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Huawei records modest 2020 growth as US sanctions take a toll

(ATF) Chinese telecom giant Huawei Technologies reported 3.8% revenue growth for 2020, its slowest annual increase in the past decade, amid the global pandemic and intense pressure on its supply chain from US trade sanctions. 

The Shenzhen-based company reported on Wednesday 891.4 billion yuan (US$136.7 billion) in group revenue. Net profit for 2020 came in at 64.6 billion yuan, up 3.2%, compared to growth of 5.6% a year earlier.

Huawei’s growth was driven by its home market, with revenue in China up by 15.4% to 584.9 billion yuan. The home market accounted for 65.6% of the company’s total sales in 2020. 

Its business declined everywhere else, largely due to the pressure on its smartphone business posed by US sanctions. Sales were down 12.2% to 180.8 billion yuan in Europe, the Middle East and Africa, down 8.7% to 64.4 billion yuan in the rest of Asia, and down 24.5% to 39.6 billion yuan from the Americas.

US sanctions bite 

The US has slapped Huawei with a number of sanctions over the last two years. Washington maintains that the Chinese telecommunications giant is a national security threat, a claim that Huawei has repeatedly denied.

Huawei was put on a so-called Entity List by former US president Donald Trump in 2019, which restricted the company’s access to key software and components such as Google’s Android operating system and services, and microchips from Intel and Qualcomm. The export restrictions also barred contract chipmakers that use American technology, including Taiwan Semiconductor Manufacturing Corp, the world’s largest, from selling advanced chips to Huawei. 

The ban put Huawei’s handset business under immense pressure, with the company selling off its budget smartphone unit to a consortium of agents and dealers in November 2020 to keep it alive.

They also cost Huawei the No-1 spot in the global smartphone market. After the ban took full effect in September, Huawei fell out of the world’s top five smartphone vendors in the fourth quarter (Q4) and were ranked sixth, after being the market leader in the second quarter. 

Huawei’s consumer business, which includes smartphones, brought in 482.9 billion yuan, up 3.3% year-on-year, and accounted for over half of the company’s revenue. That was slower than the 34% growth seen in 2019.

A 65% growth in other consumer devices such as smartwatches, laptops, and tablets was able to offset the blow to its smartphone business, rotating chairman Ken Hu said. 

Facing huge blows from the US sanctions on its smartphone business, Huawei has adopted a “1+8+N” device portfolio strategy with “1” representing the smartphone, “8” referring to other Huawei devices such as smart TVs, laptops, watches, and head units, and “N” meaning third-party devices enabled by Huawei’s IoT solutions.

The company’s business installing mobile telecom infrastructure, and especially new 5G-capable systems, has also been severely damaged by the US campaign against it.

The company’s carrier business, which includes 5G network equipment, brought in over 302 billion yuan, an increase of just 0.2% a year earlier. 

Revenue from the company’s enterprise segment soared 23% year on year to just over 100 billion yuan, although it still makes the smallest in revenue of the three business groups.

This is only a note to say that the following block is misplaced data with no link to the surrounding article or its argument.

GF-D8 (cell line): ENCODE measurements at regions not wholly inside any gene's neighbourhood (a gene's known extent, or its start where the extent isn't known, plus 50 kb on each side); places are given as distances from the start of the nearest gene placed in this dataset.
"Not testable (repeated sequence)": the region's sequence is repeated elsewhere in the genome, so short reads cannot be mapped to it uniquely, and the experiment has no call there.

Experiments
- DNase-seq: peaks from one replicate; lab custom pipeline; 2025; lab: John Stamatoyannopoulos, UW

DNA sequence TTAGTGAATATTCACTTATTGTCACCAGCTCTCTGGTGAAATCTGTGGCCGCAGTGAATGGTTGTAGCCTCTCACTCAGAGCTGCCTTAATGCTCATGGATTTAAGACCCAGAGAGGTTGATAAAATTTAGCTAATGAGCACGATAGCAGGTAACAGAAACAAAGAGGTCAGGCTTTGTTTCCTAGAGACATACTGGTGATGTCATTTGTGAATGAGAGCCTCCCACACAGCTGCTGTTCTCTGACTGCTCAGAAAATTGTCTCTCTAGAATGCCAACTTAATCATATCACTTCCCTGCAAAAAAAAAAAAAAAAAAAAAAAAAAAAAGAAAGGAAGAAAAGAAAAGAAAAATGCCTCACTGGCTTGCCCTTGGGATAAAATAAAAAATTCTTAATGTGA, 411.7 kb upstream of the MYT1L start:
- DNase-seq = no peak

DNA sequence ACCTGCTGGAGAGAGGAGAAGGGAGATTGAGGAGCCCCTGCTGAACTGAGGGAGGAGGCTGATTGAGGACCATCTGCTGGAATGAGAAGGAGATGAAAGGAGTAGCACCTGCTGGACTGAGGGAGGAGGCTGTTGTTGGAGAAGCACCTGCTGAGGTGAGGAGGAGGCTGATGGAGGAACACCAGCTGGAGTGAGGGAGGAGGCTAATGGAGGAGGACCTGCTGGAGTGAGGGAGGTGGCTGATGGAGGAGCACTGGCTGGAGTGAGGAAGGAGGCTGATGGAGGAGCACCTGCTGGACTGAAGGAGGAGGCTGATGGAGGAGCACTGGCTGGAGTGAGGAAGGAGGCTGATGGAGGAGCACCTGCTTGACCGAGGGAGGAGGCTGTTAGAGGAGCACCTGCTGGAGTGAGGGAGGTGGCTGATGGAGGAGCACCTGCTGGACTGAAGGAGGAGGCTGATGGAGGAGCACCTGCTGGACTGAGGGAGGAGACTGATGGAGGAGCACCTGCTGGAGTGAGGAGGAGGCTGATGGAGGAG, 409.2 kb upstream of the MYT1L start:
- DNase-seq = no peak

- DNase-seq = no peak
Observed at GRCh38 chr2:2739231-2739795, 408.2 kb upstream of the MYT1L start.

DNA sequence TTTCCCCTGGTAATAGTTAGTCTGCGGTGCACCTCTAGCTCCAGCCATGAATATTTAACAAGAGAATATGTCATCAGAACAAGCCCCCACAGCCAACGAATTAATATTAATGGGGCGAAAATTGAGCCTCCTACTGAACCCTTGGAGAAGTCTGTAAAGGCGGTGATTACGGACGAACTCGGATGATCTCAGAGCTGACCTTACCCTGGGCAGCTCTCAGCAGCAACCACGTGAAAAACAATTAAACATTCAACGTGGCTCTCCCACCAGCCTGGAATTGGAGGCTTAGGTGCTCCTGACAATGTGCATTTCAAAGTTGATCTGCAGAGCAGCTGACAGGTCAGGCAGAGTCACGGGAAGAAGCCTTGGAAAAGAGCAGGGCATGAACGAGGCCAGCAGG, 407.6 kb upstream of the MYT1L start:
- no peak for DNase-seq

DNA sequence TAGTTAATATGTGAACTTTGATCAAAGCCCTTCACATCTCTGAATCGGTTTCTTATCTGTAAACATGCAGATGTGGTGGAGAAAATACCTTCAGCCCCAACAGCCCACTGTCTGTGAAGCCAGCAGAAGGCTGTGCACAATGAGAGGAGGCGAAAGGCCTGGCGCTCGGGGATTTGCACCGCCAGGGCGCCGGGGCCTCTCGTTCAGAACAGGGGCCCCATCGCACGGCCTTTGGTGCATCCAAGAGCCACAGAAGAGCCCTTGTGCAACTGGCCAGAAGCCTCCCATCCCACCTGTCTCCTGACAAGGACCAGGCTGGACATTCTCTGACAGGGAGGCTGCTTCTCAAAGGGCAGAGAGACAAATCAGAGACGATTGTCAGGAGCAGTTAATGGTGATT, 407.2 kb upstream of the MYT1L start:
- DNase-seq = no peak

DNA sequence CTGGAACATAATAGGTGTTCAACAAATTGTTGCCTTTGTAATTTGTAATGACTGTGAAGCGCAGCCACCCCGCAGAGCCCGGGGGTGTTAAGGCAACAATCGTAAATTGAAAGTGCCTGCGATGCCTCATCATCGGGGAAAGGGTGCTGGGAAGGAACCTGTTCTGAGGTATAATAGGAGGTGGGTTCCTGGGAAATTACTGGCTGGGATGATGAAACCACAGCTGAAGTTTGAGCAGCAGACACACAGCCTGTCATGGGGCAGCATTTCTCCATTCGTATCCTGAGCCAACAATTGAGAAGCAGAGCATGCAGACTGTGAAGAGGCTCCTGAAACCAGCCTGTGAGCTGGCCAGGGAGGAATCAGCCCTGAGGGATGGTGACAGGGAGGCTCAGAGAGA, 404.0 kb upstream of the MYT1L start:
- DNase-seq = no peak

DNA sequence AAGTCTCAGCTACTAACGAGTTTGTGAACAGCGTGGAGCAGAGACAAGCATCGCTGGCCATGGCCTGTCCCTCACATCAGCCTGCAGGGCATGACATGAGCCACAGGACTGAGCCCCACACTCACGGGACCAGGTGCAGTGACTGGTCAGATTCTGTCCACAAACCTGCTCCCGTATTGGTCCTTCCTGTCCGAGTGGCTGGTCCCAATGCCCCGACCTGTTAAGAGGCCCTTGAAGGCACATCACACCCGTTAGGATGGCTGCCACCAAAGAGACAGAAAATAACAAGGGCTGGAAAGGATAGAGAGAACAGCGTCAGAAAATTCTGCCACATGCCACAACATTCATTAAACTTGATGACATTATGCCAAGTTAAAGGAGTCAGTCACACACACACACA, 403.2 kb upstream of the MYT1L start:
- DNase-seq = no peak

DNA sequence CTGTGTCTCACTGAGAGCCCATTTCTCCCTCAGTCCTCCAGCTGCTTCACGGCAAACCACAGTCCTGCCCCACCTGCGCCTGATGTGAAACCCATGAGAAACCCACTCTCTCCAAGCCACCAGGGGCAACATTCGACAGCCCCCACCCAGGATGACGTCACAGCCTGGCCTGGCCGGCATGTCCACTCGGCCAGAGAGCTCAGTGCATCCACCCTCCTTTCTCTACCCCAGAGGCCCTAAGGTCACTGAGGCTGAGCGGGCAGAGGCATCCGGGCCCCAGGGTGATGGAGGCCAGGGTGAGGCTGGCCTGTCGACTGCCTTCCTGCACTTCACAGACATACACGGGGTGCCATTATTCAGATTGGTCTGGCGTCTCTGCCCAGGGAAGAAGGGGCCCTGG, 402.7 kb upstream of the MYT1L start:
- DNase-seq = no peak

The Chinese tech giant had a glimmer of hope that sanctions enforced by Trump might be eased somewhat once his political rival Joe Biden took office in mid-January, indeed Huawei founder and CEO Ren Zhengfei told media at an event in February he would “welcome a phone call from Biden”.

Biden tightens restrictions

However, there has been no US backdown. Biden has not signaled that he would go more easy on China or the tech giant. 

Earlier this month, the Biden administration amended licences for companies to sell to Huawei, but this was to further restrict companies from supplying items that can be used with 5G devices, Reuters reported. New conditions make older licences more consistent with tougher licensing policies implemented in the waning days of the Trump administration. 

In addition, the US Federal Communications Commission (FCC) this month designated Huawei among five Chinese companies as threats to national security under a 2019 law aimed at protecting US communications networks. 

Huawei’s chief financial officer and Ren’s daughter, Meng Wanzhou, is, meanwhile, in the final rounds of a court battle as she fights extradition to the US on fraud charges. Meng, who has said she is innocent, has been living under house arrest in Canada ever since she was detained at Vancouver International Airport in December 2018 on a warrant from the US. 

Among other arguments, Meng’s lawyers said the US government’s pursuit of Meng is part of a strategy to thwart the rise of the Chinese technology company, and it remains political in Biden’s presidency.

Meng’s case is scheduled to wrap up in May, although the potential for appeals on either side mean it could continue for some years.

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Iris Hong

Iris Hong is a senior reporter for the China desk, and has special interests in fintech, e-commerce, AI, and electric vehicles. She began her career in 2006 and worked for Interfax News Agency and for PayPal before joining Asia Financial in July 2020. You can reach out to Iris on Twitter at @Iris23360981

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